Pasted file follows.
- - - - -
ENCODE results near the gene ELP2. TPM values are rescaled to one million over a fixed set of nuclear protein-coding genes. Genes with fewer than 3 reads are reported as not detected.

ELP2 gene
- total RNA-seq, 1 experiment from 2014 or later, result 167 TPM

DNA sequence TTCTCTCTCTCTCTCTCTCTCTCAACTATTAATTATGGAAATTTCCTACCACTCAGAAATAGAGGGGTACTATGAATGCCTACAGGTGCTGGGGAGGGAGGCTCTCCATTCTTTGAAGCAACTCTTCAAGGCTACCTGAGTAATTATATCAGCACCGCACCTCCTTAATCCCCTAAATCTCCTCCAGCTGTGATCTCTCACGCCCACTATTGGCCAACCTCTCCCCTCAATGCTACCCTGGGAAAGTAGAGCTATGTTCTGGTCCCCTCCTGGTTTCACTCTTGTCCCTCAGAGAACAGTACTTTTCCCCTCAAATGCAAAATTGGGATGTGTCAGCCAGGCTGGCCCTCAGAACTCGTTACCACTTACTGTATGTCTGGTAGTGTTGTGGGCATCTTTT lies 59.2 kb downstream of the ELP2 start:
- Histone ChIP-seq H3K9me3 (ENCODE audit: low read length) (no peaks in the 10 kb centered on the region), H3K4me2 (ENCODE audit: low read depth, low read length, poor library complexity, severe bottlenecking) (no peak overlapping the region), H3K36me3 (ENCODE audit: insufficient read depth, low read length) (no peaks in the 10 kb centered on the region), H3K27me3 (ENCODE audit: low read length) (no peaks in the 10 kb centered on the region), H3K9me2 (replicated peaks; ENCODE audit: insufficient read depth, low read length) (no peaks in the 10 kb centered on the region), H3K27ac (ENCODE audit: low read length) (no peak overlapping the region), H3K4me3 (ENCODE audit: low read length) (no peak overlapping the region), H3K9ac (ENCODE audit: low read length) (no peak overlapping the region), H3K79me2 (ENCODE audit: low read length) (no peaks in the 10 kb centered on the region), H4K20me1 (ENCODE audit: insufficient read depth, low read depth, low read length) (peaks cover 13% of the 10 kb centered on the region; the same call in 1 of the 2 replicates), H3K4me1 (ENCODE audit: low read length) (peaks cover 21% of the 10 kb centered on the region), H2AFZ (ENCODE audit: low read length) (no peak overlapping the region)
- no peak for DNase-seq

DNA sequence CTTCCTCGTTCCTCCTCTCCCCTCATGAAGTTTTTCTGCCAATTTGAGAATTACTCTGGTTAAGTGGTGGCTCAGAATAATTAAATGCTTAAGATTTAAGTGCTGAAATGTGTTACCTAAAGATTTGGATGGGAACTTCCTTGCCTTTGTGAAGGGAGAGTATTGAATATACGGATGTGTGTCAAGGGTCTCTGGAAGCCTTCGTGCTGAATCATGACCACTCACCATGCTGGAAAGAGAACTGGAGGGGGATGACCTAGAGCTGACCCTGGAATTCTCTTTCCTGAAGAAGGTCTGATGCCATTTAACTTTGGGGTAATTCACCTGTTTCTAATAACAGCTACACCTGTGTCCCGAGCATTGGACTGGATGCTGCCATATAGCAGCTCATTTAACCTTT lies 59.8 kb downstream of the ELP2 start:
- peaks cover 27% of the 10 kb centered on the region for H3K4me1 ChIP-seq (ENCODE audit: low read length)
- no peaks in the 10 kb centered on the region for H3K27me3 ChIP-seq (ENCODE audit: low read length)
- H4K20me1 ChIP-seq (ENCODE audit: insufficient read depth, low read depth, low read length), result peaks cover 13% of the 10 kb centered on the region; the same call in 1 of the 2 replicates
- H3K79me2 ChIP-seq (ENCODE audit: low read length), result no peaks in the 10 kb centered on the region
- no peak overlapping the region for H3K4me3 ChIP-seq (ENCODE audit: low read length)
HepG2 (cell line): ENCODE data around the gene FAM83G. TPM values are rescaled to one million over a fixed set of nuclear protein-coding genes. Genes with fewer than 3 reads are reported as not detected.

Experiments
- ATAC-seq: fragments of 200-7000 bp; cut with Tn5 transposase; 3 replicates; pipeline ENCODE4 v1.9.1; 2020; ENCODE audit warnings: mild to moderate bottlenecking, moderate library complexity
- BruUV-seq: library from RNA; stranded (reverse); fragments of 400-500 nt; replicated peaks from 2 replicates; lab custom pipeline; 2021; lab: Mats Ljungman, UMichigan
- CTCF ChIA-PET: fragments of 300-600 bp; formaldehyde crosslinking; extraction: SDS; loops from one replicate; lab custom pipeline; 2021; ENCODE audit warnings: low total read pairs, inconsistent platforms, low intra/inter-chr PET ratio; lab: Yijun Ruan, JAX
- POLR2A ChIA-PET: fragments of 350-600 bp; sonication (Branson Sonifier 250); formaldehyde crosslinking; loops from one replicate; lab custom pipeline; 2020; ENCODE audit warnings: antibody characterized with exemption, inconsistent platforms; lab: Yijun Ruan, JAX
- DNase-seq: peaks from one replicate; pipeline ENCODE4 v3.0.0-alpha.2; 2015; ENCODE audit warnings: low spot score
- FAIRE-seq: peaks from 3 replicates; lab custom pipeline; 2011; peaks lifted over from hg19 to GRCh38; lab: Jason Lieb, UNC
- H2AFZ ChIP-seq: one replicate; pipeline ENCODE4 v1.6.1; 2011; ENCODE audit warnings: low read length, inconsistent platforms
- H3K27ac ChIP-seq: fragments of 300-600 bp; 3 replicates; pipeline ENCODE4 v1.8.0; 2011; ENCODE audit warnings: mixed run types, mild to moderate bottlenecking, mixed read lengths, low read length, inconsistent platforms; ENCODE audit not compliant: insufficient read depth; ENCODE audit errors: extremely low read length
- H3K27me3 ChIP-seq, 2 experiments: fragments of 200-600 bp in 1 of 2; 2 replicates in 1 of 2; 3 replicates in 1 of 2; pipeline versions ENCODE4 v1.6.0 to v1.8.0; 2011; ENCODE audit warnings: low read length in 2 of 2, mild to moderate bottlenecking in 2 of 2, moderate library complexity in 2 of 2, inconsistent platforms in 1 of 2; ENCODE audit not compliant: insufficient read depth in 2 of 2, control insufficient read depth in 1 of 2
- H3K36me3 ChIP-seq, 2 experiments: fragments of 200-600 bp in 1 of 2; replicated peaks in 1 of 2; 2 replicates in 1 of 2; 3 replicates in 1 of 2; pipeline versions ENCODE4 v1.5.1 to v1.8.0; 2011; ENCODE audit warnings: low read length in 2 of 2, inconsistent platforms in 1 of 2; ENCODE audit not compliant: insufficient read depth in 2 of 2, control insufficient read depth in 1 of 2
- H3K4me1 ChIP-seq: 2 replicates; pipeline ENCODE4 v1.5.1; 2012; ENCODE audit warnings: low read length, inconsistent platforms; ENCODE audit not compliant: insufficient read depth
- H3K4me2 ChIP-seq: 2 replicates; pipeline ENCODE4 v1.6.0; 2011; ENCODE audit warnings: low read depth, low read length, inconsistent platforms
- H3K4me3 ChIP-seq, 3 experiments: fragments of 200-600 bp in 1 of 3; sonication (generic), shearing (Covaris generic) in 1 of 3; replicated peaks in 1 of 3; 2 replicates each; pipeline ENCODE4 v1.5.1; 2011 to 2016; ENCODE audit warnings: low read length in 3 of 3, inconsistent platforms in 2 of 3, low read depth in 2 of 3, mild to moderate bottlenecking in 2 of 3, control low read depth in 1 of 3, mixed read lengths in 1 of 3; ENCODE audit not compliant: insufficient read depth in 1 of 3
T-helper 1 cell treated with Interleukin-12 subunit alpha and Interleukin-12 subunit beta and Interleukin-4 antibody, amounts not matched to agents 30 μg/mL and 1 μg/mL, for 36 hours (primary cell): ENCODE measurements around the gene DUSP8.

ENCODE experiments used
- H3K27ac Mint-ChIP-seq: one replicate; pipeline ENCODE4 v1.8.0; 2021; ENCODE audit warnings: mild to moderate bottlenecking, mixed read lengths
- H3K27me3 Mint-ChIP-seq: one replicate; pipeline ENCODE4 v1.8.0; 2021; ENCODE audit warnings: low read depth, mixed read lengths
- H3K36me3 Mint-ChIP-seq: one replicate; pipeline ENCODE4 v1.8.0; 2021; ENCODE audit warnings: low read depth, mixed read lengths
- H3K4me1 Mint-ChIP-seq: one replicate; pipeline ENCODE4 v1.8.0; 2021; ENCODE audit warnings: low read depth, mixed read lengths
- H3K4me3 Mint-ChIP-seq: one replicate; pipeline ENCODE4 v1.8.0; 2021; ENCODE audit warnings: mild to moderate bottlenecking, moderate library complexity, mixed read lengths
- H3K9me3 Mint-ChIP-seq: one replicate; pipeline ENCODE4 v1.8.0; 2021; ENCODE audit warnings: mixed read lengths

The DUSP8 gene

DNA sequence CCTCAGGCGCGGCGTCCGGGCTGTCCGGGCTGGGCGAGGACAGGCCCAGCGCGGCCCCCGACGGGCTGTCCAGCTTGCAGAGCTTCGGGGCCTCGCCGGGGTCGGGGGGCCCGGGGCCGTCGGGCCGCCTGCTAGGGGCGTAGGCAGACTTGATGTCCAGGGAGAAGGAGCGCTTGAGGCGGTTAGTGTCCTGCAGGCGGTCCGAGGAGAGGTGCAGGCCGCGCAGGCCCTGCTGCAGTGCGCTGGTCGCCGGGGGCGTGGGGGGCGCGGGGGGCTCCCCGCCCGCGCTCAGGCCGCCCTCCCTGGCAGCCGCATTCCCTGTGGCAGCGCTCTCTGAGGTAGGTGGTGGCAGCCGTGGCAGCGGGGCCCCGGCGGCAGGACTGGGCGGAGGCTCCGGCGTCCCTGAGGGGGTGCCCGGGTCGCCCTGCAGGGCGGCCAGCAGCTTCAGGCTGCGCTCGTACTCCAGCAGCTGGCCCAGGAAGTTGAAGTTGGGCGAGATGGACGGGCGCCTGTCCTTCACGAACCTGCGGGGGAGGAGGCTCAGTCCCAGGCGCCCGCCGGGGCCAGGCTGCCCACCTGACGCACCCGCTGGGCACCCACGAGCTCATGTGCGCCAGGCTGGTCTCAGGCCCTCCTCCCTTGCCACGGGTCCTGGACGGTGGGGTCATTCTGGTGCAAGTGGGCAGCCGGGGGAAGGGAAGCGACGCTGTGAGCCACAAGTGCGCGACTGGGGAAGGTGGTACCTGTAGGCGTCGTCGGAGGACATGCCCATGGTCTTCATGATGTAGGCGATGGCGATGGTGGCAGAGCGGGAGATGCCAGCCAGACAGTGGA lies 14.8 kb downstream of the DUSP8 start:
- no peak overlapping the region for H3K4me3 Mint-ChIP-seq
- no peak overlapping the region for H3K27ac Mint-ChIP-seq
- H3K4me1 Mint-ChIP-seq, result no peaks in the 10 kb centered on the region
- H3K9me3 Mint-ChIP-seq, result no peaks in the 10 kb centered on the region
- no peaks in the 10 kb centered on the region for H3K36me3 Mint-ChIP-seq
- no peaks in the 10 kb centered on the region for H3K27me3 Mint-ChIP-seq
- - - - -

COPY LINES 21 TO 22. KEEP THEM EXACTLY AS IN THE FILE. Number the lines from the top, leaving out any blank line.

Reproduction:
- H2AFZ ChIP-seq: one replicate; pipeline ENCODE4 v1.6.1; 2011; ENCODE audit warnings: low read length, inconsistent platforms
- H3K27ac ChIP-seq: fragments of 300-600 bp; 3 replicates; pipeline ENCODE4 v1.8.0; 2011; ENCODE audit warnings: mixed run types, mild to moderate bottlenecking, mixed read lengths, low read length, inconsistent platforms; ENCODE audit not compliant: insufficient read depth; ENCODE audit errors: extremely low read length